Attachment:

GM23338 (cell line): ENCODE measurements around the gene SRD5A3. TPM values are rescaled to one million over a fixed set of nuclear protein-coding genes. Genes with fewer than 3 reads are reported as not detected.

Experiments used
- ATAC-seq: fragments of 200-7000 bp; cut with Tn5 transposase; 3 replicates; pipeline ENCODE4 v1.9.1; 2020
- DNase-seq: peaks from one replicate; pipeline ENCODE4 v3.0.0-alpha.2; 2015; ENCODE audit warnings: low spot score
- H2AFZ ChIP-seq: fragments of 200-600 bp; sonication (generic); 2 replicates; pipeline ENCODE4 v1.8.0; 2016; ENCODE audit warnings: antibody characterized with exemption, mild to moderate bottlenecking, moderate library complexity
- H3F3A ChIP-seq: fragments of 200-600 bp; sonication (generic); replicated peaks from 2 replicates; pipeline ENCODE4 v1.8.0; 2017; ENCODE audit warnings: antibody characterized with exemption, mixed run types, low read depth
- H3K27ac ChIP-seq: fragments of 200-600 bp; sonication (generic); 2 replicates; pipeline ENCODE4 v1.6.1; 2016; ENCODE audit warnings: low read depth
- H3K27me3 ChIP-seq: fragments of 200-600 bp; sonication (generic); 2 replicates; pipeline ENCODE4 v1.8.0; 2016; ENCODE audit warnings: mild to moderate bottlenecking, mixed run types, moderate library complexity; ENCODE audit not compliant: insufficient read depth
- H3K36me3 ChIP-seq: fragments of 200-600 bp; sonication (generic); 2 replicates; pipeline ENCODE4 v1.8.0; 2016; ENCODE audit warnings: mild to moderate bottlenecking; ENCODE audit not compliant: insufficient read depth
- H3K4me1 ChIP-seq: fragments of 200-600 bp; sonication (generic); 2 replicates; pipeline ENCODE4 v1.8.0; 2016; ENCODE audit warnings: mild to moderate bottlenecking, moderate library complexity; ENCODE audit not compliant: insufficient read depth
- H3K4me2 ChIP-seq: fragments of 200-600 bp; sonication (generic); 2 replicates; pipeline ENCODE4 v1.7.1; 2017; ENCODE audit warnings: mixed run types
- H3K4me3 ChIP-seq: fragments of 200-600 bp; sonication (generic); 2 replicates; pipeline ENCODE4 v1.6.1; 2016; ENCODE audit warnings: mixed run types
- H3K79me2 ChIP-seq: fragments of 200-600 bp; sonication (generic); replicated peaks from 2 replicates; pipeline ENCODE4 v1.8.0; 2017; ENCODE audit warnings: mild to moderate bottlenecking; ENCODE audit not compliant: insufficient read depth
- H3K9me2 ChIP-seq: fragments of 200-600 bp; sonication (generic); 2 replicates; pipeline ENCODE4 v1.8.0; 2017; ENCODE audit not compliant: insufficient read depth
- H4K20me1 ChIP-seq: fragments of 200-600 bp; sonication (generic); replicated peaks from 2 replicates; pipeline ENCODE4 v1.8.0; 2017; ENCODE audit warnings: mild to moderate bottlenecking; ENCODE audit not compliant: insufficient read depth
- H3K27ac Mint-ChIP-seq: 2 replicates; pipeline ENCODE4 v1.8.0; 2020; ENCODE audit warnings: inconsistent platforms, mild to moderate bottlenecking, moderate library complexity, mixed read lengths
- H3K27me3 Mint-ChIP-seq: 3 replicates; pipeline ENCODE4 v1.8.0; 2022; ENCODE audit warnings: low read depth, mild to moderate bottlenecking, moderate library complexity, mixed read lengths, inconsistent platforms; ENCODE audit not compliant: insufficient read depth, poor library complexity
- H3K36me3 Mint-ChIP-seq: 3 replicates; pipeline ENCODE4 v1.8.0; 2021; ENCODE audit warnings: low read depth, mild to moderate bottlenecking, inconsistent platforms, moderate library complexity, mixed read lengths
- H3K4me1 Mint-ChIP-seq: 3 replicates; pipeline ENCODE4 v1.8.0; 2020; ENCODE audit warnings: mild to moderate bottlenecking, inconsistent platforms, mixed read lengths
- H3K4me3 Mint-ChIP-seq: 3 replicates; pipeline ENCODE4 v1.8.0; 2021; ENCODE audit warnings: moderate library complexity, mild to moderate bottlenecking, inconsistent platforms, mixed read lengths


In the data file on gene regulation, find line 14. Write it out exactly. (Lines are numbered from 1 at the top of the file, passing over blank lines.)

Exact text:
- H3K9me2 ChIP-seq: fragments of 200-600 bp; sonication (generic); 2 replicates; pipeline ENCODE4 v1.8.0; 2017; ENCODE audit not compliant: insufficient read depth